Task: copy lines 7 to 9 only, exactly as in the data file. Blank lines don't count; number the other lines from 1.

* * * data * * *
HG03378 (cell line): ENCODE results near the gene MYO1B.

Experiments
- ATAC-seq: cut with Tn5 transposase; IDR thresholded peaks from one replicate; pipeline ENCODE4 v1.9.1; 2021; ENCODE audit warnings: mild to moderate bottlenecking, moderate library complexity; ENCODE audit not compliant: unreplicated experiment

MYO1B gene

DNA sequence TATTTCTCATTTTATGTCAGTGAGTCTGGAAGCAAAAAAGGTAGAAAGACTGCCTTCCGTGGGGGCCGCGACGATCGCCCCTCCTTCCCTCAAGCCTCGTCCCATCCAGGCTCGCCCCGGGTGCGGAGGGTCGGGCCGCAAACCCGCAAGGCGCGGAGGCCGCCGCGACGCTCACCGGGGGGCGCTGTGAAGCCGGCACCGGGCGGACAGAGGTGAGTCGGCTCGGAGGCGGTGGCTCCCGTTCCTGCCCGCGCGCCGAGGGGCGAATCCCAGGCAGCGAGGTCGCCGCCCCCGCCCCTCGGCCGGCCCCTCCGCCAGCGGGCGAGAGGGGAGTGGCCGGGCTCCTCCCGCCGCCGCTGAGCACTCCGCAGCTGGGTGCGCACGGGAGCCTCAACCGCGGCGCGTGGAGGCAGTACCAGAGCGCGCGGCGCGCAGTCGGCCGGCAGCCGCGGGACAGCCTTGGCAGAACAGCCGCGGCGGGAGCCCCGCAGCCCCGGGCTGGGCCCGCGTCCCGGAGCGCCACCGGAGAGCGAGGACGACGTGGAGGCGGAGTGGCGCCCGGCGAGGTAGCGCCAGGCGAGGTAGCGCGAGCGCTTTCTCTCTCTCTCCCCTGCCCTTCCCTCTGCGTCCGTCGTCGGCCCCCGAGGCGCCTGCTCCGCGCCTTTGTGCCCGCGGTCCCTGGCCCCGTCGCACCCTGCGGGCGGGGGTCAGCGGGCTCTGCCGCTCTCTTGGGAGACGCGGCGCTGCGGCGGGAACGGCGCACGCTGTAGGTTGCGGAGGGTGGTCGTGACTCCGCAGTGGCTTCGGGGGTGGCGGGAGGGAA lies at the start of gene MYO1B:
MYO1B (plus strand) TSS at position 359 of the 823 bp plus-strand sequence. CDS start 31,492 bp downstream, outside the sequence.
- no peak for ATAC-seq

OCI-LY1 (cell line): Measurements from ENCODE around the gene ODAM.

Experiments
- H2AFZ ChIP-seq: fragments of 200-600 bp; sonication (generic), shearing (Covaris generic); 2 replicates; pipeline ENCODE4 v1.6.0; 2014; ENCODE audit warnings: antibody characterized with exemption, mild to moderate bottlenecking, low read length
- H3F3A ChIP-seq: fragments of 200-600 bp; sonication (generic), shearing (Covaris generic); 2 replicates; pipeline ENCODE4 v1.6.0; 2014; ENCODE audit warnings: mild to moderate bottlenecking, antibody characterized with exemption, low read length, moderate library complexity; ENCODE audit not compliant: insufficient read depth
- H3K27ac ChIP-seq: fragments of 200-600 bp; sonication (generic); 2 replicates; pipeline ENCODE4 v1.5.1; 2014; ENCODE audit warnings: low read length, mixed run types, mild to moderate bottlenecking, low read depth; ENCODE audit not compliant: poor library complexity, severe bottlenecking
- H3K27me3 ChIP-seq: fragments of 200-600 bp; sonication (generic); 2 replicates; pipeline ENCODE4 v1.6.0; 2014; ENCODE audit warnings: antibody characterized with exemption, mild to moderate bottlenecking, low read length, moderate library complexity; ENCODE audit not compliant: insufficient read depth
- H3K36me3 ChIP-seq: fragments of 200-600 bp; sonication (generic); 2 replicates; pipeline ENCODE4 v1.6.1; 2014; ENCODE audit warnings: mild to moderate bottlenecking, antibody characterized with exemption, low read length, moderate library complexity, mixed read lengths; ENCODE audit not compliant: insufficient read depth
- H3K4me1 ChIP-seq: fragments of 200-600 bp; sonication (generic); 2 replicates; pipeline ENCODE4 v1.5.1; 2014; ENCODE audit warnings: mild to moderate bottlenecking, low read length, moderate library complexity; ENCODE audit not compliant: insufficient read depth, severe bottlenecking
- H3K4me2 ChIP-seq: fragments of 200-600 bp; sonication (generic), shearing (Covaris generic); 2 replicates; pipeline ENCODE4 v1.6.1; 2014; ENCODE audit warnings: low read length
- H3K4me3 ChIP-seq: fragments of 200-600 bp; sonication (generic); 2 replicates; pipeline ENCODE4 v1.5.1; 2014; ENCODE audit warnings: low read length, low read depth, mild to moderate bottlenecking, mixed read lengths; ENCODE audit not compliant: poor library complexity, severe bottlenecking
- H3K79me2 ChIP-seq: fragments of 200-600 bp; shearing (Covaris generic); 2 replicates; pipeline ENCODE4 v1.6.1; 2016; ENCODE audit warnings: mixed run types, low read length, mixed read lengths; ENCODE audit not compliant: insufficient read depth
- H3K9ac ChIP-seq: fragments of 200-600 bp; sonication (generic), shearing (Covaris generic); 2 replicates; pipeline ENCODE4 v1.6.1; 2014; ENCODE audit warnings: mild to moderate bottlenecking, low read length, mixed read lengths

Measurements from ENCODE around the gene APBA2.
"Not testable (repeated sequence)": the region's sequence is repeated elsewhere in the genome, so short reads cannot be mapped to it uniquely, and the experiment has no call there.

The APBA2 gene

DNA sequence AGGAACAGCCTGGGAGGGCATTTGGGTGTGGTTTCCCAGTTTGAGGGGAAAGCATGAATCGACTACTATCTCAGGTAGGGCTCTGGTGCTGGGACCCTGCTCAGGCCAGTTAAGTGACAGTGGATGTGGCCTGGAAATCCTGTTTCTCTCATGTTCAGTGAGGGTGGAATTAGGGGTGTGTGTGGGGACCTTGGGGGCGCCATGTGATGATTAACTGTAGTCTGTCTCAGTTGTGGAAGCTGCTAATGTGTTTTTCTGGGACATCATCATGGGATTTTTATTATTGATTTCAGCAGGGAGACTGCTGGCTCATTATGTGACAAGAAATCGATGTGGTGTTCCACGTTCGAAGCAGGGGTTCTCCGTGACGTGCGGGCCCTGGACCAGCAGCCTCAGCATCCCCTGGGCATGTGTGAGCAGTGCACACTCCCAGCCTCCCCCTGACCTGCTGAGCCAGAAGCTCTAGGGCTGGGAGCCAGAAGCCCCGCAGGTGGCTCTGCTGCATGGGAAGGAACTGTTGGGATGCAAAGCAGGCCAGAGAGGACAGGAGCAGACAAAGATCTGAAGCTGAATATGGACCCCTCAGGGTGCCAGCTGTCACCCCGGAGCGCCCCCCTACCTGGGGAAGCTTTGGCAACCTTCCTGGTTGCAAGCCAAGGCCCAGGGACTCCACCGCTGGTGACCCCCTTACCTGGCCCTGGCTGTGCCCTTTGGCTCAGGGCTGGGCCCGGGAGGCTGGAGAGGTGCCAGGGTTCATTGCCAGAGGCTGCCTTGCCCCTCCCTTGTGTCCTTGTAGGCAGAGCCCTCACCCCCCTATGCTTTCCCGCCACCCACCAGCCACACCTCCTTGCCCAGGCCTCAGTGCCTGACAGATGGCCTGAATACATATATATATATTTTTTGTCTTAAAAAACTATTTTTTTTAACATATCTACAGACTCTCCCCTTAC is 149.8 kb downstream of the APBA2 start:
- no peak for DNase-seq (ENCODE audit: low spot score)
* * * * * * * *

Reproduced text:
- no peak for ATAC-seq

OCI-LY1 (cell line): Measurements from ENCODE around the gene ODAM.

Experiments